By Jim Steele
Crazy, isn’t it? Tennessee defeated a talented, yet poorly-coached, Texas A&M team 20-13 in front of a sold-out, checkered Neyland Stadium Saturday.
And I’ve never heard such belly aching.
I think Tennessee fans have deluded themselves into believing this team is at least a playoff team. Maybe those fans should put down the bottle. More on that in a moment.
Sure, I was a bit deflated by the effort, but having slept on it, I retraced my steps. Yes, the Vols were a bit lackluster against the Aggies, but, forgive me if I’m wrong, weren’t most pundits predicting this would be a low-scoring, defensive struggle? That’s exactly what we saw Saturday, a classic defensive battle between two teams seeking an identity.
Sure, I’ll admit it. The fan in me was disappointed by the meager offensive effort. Most fans wanted to send out a search party to locate the Vols’ passing game. Count me in that number. Joe Milton Jr. was about as accurate as election pollsters. He threw over or behind receivers numerous times. Sometimes, I get the idea that Tennessee coach Josh Heupel doesn’t have confidence in Milton’s passing ability, which is why the ground game is among the nation’s best.
Something to consider, however: in spite of the fact that the Vols seemingly struggled all game long, they still managed to figure out a way to win the game. They did it through a solid ground attack, defense and the kicking game. When the offense looked like it needed vitamin supplements with iron, the defense held A&M out of the end zone and came up with key takeaways at crucial points in the game.
How about Dee Williams downing a Tennessee punt on the Aggies’ 6-inch line, then, returning an A&M punt for a touchdown moments later? That was the game breaker. When A&M appeared to be driving for a score late in the game, Kamal Hadden picked off a pass with 22 seconds to play to salt the game away.
Were there issues? Yes. But this was perhaps the best defensive effort Tennessee has displayed this year. This isn’t a prolific scoring team that UT fans experienced last year and so it’s imperative that the defense steps up.
What about Milton? Let’s face facts, Tennessee fans have been spoiled by the quality of quarterback play demonstrated by Hendon Hooker last year. Milton is not that guy. He has a cannon for an arm but isn’t nearly as mobile as Hooker. Nor is his decision-making on par.
All I heard was that freshman five-star quarterback Nico Iamaleava needs to replace Milton … and right now. The Vols are 5-1 with Milton at the helm. Yes, he’s been frustrating to watch, at times, especially after what we saw in the Orange Bowl last year, where he was game MVP. He doesn’t have the same receiver corps or line as last year’s team. Nico, I believe, has a bright future, but if he was ready, he’d be starting right now.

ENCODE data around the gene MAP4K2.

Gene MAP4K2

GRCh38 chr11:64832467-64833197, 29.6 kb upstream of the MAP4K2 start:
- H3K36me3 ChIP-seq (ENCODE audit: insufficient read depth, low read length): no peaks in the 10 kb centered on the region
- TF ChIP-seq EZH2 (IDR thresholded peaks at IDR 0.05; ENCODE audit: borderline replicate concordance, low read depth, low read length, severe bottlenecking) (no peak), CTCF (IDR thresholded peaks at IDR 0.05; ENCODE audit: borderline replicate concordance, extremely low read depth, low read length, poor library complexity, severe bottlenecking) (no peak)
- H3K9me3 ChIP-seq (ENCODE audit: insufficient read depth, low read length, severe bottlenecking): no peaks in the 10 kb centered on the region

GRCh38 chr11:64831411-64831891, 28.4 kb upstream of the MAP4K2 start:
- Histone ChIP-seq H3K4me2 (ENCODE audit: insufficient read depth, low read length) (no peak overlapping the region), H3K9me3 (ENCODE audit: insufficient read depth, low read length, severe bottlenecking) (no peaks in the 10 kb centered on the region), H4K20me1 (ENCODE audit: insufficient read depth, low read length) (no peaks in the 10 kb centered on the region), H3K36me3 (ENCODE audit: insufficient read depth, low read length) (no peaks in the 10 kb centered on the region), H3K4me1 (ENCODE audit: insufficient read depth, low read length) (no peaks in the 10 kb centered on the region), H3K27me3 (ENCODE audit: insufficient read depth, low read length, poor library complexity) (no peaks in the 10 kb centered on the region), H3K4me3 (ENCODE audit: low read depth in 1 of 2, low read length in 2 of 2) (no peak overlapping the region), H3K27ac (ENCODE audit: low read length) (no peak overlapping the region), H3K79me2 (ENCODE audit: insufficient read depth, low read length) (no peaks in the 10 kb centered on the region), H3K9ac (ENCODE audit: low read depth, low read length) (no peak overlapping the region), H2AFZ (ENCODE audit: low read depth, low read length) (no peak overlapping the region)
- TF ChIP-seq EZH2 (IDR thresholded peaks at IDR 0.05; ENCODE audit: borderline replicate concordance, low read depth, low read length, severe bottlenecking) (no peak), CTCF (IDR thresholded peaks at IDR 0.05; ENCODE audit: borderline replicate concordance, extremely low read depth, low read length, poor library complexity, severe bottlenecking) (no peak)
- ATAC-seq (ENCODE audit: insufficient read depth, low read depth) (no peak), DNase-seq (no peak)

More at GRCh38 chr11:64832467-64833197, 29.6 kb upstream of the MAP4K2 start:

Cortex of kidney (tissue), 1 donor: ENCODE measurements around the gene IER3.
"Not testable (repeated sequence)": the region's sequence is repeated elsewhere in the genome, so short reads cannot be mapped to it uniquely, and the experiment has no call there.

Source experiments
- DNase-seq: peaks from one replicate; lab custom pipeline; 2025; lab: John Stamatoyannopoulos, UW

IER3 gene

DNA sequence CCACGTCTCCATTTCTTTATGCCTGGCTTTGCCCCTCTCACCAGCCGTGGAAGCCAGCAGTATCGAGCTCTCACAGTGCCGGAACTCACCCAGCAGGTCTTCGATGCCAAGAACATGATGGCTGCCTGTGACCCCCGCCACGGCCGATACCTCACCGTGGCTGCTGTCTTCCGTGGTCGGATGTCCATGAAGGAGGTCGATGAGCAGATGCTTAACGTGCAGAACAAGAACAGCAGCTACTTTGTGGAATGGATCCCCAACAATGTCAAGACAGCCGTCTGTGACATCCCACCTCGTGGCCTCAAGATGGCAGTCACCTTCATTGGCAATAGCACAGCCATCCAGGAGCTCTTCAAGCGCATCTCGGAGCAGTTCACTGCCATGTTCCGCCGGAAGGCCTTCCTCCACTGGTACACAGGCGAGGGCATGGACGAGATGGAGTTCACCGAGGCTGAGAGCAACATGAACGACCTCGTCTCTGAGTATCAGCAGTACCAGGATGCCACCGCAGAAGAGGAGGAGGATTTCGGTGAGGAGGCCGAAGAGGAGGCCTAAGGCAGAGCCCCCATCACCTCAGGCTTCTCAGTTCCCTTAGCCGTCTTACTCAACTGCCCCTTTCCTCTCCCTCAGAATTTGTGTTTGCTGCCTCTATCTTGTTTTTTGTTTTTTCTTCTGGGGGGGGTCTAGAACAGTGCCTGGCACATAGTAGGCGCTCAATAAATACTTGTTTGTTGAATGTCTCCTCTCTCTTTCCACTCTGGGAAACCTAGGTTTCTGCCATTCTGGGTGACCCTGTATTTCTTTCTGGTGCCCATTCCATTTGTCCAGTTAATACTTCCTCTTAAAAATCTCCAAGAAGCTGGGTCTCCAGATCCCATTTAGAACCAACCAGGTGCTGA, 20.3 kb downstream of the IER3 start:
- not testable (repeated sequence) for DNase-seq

David Cutcliffe, while coaching Ole Miss, once told me, “The most popular player among the fans is the backup quarterback.” He said this when he started Romero Miller in front of freshman Eli Manning.
Cutcliffe was right.
UT fans have to be honest. With Milton or Iamaleava, this team is probably destined for an 8-4 or 9-3 record at best. This is a good team, not a great team. Why? Heupel is still facing recruiting demons left behind by disgraced former coach Jeremy Pruitt. Pruitt brought in good players, especially with his boxes of Happy Meals. But he couldn’t consistently reel in the five-star prospects.
Heupel has had to coach up three-and-four-star prospects, and has done so quite well. Landing Iamaleava was big last year, but he was the only five-star the Vols snagged. I see where a few more may be on the way. This will put Tennessee on the same shelf as the college football power brokers like Georgia and Michigan.
Until the Vols can get on the same plateau as the Georgias of the world, fans need to appreciate the effort, albeit frustrating, of this team. This team is good enough to win eight or nine games. With luck, maybe more.
But the reality is Tennessee is a good team this year, not a great team.
Jim Steele is a correspondent for Magic Valley Publishing.